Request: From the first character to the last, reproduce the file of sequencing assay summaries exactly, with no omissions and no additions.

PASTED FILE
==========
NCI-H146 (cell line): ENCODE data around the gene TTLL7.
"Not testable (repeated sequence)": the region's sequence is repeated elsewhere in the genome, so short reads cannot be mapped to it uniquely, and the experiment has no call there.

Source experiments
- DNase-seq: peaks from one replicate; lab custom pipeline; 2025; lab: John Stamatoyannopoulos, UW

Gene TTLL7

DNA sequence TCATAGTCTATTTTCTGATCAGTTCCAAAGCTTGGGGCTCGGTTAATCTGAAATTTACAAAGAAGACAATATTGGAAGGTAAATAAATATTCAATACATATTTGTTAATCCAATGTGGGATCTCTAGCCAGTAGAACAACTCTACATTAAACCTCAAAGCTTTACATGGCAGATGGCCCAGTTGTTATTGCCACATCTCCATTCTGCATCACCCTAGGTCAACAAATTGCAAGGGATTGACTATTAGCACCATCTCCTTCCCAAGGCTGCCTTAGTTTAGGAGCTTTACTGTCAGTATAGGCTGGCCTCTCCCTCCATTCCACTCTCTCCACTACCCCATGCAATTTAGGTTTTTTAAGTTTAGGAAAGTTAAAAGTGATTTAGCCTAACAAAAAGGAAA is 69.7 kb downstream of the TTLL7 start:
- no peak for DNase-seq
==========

NCI-H146 (cell line): ENCODE data around the gene TTLL7.
"Not testable (repeated sequence)": the region's sequence is repeated elsewhere in the genome, so short reads cannot be mapped to it uniquely, and the experiment has no call there.

Source experiments
- DNase-seq: peaks from one replicate; lab custom pipeline; 2025; lab: John Stamatoyannopoulos, UW

Gene TTLL7

DNA sequence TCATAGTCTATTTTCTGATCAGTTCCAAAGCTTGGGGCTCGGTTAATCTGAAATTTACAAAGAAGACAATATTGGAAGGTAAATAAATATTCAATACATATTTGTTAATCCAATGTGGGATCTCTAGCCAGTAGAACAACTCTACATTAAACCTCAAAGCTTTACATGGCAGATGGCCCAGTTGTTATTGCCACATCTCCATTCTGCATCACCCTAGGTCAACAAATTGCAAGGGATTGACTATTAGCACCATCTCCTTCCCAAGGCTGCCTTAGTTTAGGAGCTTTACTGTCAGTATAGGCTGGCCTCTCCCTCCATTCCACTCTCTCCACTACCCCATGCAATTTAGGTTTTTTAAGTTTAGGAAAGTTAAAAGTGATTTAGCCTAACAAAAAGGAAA is 69.7 kb downstream of the TTLL7 start:
- no peak for DNase-seq